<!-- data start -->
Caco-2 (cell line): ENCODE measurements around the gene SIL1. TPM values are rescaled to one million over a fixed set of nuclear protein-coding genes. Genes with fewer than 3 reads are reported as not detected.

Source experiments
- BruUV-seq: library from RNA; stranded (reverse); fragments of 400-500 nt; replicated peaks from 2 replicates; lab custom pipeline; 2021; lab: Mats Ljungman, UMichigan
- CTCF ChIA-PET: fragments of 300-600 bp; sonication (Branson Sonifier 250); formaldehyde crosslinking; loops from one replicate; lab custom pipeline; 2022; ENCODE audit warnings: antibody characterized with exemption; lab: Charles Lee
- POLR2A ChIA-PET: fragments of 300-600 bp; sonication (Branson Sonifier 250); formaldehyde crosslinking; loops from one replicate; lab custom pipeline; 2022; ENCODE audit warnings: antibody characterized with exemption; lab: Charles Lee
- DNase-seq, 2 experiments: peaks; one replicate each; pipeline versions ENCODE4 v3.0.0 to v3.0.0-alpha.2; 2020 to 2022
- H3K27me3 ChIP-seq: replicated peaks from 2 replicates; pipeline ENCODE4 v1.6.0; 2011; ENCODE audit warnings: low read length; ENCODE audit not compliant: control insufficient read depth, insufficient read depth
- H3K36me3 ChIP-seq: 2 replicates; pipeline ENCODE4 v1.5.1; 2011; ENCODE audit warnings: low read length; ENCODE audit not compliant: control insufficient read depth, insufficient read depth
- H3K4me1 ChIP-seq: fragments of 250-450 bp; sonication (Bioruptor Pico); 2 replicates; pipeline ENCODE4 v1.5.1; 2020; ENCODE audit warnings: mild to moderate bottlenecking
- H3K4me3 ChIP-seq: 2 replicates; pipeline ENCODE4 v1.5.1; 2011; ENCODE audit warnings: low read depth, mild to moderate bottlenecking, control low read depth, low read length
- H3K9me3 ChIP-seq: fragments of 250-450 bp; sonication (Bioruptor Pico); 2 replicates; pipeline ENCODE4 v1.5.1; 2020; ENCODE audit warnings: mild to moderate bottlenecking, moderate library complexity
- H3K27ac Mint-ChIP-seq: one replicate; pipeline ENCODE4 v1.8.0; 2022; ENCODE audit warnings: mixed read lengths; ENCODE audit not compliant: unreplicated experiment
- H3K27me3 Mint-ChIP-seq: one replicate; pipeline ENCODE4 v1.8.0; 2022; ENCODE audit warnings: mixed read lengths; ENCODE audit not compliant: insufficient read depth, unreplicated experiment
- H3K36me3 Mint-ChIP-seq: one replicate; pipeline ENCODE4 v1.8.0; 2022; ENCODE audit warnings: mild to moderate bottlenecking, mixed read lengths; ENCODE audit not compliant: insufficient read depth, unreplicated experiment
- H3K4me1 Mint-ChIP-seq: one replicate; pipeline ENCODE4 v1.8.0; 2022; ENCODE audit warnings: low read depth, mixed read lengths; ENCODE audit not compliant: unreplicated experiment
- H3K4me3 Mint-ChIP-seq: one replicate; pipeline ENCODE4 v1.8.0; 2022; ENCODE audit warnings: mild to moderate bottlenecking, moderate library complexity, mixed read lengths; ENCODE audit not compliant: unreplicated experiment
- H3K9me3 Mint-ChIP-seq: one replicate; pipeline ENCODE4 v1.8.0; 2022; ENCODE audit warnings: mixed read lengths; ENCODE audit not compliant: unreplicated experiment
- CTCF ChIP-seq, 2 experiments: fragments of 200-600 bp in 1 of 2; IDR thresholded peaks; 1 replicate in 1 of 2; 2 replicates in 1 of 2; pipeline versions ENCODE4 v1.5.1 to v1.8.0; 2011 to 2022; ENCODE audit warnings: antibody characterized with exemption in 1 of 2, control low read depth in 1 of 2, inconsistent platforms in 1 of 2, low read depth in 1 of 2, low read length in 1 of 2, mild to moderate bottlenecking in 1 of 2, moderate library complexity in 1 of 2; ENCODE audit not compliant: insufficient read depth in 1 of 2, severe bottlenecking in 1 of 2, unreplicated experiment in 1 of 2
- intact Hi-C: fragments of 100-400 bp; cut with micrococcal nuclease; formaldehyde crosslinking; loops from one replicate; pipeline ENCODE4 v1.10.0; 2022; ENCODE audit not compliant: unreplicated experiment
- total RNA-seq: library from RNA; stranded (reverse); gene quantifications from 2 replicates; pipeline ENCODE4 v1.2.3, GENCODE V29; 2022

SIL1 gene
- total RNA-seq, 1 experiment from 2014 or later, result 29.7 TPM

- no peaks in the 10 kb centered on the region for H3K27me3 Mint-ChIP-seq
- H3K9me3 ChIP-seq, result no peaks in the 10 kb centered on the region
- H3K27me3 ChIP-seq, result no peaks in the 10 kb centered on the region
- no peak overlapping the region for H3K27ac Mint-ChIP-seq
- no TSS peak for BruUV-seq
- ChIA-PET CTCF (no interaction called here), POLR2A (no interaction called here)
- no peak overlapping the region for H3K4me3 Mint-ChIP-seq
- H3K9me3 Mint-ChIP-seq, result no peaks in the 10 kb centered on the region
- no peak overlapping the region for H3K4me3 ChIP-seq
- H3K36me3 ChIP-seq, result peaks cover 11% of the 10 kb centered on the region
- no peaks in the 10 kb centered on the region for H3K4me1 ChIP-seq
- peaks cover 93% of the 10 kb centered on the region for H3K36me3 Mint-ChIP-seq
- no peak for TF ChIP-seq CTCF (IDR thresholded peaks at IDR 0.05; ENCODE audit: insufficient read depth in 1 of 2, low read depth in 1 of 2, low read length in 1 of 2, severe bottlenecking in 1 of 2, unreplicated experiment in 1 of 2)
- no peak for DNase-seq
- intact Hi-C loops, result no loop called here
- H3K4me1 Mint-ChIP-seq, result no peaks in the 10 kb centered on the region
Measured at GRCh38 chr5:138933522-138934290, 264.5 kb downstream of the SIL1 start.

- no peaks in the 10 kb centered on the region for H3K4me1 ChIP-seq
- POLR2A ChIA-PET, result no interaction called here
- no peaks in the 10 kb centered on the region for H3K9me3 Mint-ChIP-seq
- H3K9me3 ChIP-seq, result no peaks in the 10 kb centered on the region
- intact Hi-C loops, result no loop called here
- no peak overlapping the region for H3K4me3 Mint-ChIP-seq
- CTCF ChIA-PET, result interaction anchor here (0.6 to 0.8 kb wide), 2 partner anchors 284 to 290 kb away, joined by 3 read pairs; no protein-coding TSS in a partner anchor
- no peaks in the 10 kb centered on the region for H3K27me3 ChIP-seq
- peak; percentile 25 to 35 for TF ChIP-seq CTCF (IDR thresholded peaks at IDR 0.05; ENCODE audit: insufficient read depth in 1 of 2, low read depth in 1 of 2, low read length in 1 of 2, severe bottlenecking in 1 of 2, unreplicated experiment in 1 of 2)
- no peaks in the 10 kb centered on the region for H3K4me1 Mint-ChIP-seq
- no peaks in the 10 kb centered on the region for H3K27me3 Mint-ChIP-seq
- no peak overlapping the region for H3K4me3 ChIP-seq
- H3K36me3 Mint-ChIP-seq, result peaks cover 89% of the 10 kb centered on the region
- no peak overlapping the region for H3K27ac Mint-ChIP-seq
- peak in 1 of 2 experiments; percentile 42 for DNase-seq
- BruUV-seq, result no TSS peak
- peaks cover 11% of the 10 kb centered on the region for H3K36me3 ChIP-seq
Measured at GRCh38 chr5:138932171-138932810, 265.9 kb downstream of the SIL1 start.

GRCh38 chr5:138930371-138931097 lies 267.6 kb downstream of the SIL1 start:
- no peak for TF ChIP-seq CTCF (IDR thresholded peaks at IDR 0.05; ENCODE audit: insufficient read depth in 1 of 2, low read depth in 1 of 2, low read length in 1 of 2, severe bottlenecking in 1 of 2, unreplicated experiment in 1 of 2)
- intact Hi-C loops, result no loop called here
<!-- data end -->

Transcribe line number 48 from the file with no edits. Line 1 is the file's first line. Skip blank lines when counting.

- peak; percentile 25 to 35 for TF ChIP-seq CTCF (IDR thresholded peaks at IDR 0.05; ENCODE audit: insufficient read depth in 1 of 2, low read depth in 1 of 2, low read length in 1 of 2, severe bottlenecking in 1 of 2, unreplicated experiment in 1 of 2)